Adjusting the Schedule to Fix a Sleep Deficit

A sleep deficit is when your child has not been getting enough sleep for an extended period of time. When this happens, you will need to adjust the schedule so your kiddo will no longer be overly tired. Read all about that, how to adjust the schedule, and important tips for having a solid daily routine.

Child sleeping in bed. Close up of the child's face.

Contrary to popular belief, the more tired your kiddo is, the harder it will be for them to sleep well. A sleep deficit, or sleep debt, is just like a financial debt that you own interest on. The debt continues to grow until you pay it down.

If your child has a sleep deficit, you will need to work on adjusting that schedule to make up for the lack of sleep.

Sleep Deficit Overview

A sleep deficit is when your baby or child has not been getting enough sleep. Over time, that lack of sleep adds up and causes sleep problems for your child. That leads to trouble falling asleep and trouble staying asleep.

A sleep deficit takes time to build up. So if, for example, you dropped a nap two weeks ago, it might start off fine, but two weeks later, your little one is just exhausted and needs more sleep.

How to Adjust the Schedule to Recover from a Sleep Deficit

In order to recover from a sleep deficit, you need to add more sleep in a 24 hour period. There are many ways you can do this. Consider the following options and choose the one that works best for your child and your schedule constraints.

Lengthen Naps

An option that should work for any child of any age is to lengthen a nap or multiple naps. Let your kiddo sleep longer at nap time to make up for the sleep debt your child has incurred.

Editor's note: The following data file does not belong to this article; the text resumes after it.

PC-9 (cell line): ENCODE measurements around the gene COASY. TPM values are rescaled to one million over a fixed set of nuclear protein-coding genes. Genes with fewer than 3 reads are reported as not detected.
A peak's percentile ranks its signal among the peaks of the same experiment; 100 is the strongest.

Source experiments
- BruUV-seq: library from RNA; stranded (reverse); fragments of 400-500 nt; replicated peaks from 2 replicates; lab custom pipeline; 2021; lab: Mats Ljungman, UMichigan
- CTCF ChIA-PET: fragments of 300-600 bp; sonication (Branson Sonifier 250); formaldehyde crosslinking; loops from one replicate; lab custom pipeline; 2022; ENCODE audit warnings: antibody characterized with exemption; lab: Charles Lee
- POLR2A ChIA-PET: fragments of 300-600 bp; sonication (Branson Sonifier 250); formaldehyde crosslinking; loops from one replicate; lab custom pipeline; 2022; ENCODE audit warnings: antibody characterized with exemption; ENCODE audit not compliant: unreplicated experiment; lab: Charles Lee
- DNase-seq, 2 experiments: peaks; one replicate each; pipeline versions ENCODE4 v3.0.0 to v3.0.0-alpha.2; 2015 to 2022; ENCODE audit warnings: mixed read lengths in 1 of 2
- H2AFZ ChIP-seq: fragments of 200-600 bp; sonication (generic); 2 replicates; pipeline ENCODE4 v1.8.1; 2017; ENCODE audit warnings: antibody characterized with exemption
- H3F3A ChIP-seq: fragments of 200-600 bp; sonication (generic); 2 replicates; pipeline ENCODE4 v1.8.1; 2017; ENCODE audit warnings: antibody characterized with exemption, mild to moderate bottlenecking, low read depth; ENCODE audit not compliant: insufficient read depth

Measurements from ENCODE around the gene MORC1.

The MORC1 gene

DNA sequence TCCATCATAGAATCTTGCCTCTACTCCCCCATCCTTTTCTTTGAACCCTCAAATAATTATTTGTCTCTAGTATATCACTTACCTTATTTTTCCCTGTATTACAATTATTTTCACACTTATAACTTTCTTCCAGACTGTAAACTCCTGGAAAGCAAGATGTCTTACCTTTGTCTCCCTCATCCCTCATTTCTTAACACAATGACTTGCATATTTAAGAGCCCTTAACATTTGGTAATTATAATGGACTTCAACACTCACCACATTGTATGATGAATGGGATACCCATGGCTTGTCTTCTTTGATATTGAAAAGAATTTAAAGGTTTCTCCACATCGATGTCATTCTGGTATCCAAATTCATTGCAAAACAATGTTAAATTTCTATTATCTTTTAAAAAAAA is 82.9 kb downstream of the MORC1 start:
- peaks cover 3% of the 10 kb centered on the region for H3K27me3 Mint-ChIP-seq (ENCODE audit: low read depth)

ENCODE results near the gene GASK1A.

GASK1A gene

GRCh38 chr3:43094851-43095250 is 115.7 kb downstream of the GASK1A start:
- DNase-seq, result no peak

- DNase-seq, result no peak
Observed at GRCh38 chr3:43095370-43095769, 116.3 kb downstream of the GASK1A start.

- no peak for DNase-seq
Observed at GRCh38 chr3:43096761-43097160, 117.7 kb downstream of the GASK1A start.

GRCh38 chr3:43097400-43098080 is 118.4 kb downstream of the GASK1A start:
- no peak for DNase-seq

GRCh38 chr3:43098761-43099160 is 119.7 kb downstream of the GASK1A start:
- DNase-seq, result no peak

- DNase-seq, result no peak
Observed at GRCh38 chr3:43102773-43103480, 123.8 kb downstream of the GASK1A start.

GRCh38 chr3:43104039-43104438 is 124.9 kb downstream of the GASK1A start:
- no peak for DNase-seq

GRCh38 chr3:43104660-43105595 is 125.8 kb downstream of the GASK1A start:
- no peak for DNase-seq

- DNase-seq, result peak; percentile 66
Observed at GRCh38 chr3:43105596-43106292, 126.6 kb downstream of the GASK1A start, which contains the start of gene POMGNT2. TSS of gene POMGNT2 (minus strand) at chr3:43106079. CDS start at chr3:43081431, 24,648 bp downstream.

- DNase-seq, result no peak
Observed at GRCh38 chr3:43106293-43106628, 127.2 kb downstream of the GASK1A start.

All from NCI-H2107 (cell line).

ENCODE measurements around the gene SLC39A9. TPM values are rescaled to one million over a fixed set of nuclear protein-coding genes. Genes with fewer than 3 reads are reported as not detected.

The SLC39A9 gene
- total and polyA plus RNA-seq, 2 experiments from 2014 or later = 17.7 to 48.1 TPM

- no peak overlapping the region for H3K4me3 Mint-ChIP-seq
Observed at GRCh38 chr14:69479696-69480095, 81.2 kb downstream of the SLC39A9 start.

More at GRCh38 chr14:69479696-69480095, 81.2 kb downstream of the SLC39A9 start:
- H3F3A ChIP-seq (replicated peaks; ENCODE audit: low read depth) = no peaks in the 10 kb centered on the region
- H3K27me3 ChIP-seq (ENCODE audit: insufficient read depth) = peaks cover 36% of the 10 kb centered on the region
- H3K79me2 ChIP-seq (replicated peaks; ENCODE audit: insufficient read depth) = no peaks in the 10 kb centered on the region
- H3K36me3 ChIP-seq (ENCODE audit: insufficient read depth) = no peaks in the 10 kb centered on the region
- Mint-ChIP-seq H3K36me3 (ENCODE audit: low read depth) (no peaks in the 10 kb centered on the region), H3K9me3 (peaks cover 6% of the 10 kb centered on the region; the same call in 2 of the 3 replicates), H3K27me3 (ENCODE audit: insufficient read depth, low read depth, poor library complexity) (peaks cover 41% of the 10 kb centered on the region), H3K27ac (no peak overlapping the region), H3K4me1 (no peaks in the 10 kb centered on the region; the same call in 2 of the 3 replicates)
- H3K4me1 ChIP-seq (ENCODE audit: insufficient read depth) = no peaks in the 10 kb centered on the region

Shorten Wake Windows

You can also shorten wake windows (or time awake between naps). This might naturally happen if you lengthen naps. But sometimes shortening a wake window will enable baby to have an easier time sleeping. This is discussed in more detail below.

>>>Read: How to Tell if Baby is Overtired vs. Undertired

Move Bedtime Earlier

You might consider moving bedtime 30-60 minutes earlier as your child “catches up” on sleep.

Start Your Day Later

You can also lengthen night sleep by starting your day later than you have been. The idea here is that you are adding sleep to your night, so if you start the day earlier, you want to keep bedtime at the same time it already is.

Add a Nap

One thing to consider is to add a nap to your little one’s day. This is a good option for a toddler or an older baby who has dropped a nap already. This is a good consideration if you have dropped a nap in the last few weeks.

Lengthen the One Nap

If your child is on one nap a day, start that one nap earlier and/or let your child sleep later for that one nap. You will want to keep morning wake up time the same and keep bedtime the same.

Increase Mental and Physical Stimulation

Sometimes older babies, toddlers, and preschoolers struggle to sleep because they aren’t enough mental and physical stimulation. Read books, let your child play on the floor, go for walks, do simple learning time activities, get your kiddo moving, etc. There is more on this concept below.

Also, if you have a younger baby, you might need to lessen the physical or mental stimulation.


Basic Schedule Pattern

Your daily routine should have a set pattern to it. The exact pattern you follow will depend on your child’s age.

Baby’s Daily Schedule

A baby will follow an eat/wake/sleep cycle for much of the first year. That will mean your baby gets up, eats, plays, and then sleeps. Then repeat.